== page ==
Zaynab bint ʿUmar b. al-Kindī

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Zainab Bint ‘Umar Bin Kindi
Died 699 AH
Baalbek, (present Lebanon)
Region Greater Syria
Occupation Islamic scholar
Religion Islam
Denomination Sunni
Main interest(s) Hadith

Zainab Bint ‘Umar Bin Kindi (d.699 Hijri) was a female muhaddith in 13th century Damascus and Baalbek.[1] She is most noted for being the most prominent "shaykha" or teacher of the Muslim scholar and historian Al-Dhahabi.[2]



She received permissions (ijazah) to narrate from Al-Muayid al-Tusi, Abu Ruh al-Harawi, Zainab al-Sha’riyah, Al-Qasim Ibn-al-Saaffar, Abdul-Baqa al-Uqbari, ‘Abdul-‘Adhim Bin ‘Abdal-Latif al-Sharabi and Ahmed Bin Zafar Bin Hubairah.[citation needed] She studied Kitab al-Tawhid of Ibn Khuzaymah and had sanads going back to him.[2]

Personal life[edit]

Her husband was Nasir-al-Din Ibn Qarqin, the commissar of the Baalbek citadel. Zainab Bint ‘Umar Bin Kindi died on the 29th of Jumada Al-Aakhirah at the Baalbek citadel at the age of ninety.[1]

Notable students[edit]

She was a teacher of al-Dhahabi (1274–1348), the Islamic historian and traditionalist, when he was in Baalbek. Dhahabi learned the beginning of the Sahih Al-Bukhari from her as well as the beginning of the book of Al-Nikaah.[3]

She was also a teacher of Muhammad ibn Qawalij, a tutor of Ibn Hajar al-Asqalani.[4]


Al-Dhahabi writes about her that she was "a righteous woman, generous, who possessed piety and (gave) charity. She built a hospice for the poor and she bequeathed religious endowments." Dhahabi also says that she was "without parallel in the time (that she lived in)." He notes that his father, his maternal uncle, and many other people in Baalbek received the tradition from her ("Abul-Hussain Al-Yunini and his children and relatives, Ibn Abil-Fath and his two sons, Al-Mizzi and his elder son, Al-Birzali, Ibn-al-Nabulusi, Abu Bakr al-Rahbi, Ibn-al-Muhandis, Ahmed Ibn-al-Duraybi").[1]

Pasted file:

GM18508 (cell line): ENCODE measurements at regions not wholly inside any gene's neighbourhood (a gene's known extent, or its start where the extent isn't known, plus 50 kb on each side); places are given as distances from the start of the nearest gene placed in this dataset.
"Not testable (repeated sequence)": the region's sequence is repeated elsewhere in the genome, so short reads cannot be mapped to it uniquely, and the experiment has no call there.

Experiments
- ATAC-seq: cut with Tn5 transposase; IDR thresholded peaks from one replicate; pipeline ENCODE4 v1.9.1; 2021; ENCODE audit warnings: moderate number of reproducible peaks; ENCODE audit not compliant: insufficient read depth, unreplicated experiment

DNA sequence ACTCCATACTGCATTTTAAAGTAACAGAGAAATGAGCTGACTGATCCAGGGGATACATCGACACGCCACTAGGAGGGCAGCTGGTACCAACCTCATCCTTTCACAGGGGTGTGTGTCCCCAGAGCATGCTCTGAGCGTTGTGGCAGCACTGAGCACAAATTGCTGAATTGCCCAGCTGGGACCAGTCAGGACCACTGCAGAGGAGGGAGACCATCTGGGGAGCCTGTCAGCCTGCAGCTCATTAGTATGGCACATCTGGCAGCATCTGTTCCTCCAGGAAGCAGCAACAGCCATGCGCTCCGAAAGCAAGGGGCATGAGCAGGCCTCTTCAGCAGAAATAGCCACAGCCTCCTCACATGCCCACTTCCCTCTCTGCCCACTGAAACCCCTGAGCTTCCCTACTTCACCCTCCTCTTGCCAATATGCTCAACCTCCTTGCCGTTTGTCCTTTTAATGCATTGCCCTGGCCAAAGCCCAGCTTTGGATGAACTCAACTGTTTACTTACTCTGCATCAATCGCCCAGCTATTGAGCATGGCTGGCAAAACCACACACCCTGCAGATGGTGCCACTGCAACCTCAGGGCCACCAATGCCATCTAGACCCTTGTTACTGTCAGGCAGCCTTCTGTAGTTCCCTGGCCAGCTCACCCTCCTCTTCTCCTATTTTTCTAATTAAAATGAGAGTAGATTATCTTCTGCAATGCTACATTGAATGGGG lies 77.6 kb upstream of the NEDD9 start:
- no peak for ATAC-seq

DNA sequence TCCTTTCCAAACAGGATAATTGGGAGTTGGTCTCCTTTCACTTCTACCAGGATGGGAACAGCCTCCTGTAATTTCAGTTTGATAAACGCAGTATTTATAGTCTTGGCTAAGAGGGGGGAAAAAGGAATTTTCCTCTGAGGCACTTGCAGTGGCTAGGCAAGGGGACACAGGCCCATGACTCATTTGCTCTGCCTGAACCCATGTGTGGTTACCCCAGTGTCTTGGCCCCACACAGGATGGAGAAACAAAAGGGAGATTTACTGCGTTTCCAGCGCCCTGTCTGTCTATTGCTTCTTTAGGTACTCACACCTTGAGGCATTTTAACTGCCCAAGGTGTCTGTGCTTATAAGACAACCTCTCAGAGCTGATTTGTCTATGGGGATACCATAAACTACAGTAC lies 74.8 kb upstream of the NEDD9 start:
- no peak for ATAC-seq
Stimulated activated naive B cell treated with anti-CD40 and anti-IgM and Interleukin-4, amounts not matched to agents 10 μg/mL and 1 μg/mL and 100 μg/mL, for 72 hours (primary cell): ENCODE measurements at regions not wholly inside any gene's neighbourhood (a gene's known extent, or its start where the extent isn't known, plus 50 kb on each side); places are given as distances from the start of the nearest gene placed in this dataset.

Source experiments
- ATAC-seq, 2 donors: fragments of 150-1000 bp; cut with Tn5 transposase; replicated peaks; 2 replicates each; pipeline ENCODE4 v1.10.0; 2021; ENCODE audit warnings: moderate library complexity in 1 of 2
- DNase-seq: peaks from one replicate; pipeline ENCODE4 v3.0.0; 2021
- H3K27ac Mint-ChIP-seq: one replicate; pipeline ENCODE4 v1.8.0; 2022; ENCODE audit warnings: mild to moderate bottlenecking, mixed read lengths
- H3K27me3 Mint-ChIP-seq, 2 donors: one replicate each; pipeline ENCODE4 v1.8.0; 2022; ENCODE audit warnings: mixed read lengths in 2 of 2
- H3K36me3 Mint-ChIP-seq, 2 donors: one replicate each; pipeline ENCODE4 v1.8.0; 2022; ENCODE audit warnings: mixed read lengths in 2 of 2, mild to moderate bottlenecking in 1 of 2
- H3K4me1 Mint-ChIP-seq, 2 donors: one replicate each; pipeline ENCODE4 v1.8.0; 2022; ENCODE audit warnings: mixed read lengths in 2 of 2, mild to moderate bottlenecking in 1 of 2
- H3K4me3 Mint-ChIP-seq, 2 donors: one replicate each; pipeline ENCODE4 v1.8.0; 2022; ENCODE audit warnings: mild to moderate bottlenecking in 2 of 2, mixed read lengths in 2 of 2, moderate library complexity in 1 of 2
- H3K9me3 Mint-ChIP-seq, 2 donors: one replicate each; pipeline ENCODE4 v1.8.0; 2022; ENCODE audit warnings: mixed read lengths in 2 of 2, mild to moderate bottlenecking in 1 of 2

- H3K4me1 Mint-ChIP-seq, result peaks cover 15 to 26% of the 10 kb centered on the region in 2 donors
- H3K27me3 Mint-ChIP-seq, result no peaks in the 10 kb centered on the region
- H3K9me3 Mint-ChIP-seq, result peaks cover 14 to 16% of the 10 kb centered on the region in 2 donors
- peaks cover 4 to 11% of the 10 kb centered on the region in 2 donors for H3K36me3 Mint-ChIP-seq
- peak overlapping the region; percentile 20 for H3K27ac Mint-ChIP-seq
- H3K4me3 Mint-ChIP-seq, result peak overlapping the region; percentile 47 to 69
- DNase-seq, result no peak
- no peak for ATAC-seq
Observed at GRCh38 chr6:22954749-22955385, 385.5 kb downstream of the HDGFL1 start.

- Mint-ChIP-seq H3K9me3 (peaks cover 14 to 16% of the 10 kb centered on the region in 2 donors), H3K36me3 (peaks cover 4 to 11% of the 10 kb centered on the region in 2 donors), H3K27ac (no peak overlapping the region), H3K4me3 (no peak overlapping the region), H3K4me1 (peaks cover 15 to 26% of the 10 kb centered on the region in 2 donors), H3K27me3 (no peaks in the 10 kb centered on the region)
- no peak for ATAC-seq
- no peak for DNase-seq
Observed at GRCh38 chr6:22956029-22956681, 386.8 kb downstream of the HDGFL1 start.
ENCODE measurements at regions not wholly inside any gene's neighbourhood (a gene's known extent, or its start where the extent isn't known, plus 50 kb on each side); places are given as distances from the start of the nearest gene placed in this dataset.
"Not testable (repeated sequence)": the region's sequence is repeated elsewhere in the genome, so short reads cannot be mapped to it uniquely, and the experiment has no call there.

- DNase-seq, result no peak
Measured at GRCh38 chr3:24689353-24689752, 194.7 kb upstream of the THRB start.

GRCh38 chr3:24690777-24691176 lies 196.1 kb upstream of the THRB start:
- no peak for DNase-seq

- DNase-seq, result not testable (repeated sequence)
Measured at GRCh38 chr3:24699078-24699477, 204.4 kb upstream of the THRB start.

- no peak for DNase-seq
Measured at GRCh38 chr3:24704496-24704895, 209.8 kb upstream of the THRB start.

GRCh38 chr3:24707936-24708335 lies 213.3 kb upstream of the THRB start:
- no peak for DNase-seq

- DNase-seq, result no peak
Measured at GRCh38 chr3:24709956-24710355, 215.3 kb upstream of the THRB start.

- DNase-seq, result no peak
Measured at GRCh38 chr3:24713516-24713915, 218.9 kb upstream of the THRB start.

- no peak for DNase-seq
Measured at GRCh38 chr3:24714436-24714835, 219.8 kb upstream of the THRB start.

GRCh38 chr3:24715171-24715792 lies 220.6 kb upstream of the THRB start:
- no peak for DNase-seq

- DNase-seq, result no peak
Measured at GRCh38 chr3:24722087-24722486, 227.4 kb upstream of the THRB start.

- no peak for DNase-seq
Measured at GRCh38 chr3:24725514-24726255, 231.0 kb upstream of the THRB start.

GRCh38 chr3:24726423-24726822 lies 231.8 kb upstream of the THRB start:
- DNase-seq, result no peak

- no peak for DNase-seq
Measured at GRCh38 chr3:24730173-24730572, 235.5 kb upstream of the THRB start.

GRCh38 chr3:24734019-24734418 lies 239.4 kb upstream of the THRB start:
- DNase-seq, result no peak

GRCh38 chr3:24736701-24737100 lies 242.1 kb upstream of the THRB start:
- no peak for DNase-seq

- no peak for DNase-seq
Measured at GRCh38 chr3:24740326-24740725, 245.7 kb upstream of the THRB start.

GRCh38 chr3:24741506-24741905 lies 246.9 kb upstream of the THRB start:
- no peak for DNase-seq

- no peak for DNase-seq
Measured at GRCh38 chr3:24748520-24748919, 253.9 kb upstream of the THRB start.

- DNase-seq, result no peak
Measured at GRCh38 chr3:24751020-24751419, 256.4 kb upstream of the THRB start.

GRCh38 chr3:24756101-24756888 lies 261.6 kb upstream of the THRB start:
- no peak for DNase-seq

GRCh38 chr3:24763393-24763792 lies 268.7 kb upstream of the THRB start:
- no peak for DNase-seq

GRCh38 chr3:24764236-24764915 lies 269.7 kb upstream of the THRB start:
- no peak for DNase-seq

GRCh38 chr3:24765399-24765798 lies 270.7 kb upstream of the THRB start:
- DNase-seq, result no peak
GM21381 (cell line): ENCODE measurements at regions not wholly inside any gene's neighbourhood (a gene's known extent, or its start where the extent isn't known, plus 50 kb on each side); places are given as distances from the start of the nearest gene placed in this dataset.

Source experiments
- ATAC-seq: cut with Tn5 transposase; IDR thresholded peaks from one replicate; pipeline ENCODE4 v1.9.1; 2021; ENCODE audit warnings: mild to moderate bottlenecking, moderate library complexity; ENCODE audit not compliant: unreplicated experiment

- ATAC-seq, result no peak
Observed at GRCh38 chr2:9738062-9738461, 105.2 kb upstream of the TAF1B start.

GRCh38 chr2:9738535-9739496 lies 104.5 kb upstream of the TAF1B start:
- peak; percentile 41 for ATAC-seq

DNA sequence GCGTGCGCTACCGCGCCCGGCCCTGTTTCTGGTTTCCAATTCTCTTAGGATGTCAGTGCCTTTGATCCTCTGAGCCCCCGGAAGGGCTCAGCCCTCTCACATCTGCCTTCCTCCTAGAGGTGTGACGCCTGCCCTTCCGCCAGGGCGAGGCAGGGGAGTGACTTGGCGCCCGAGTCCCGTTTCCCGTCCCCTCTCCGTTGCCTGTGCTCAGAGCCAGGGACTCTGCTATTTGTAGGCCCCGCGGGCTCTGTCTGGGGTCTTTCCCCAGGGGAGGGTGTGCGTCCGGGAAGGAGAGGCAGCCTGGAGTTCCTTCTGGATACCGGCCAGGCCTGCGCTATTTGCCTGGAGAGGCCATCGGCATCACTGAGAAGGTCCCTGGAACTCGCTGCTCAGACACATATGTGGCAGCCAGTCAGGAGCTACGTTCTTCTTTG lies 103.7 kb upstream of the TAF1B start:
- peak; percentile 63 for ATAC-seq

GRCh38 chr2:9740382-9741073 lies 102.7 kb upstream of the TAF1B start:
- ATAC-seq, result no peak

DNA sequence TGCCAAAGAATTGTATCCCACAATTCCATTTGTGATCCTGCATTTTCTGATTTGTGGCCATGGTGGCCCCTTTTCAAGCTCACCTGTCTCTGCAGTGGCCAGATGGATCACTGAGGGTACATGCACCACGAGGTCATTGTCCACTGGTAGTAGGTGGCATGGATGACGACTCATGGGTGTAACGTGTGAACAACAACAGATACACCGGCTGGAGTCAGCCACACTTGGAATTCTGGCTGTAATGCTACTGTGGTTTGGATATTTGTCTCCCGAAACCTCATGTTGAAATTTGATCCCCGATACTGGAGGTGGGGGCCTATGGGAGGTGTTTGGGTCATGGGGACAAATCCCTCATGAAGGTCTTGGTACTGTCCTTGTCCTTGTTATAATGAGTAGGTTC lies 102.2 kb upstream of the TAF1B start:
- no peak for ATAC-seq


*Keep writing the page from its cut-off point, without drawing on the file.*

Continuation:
1. ^ a b c Complete list of the Female Teachers of Al-Ḏh̲ahabī. (PDF), retrieved 2012-06-08 
  2. ^ a b Nadwi, Dr Akram (2007). Al Muhaddithat: the women scholars in Islam. London: Interface Publishers. p. 118. 
  3. ^ "al-Ḏh̲ahabī". Encyclopaedia of Islam, Second Edition. 28 September 2012. Archived from the original on March 4, 2016. Retrieved 2012-09-18. 
  4. ^ Nadwi, Dr Akram (2007). Al Muhaddithat: the women scholars in Islam. London: Interface Publishers. p. 202.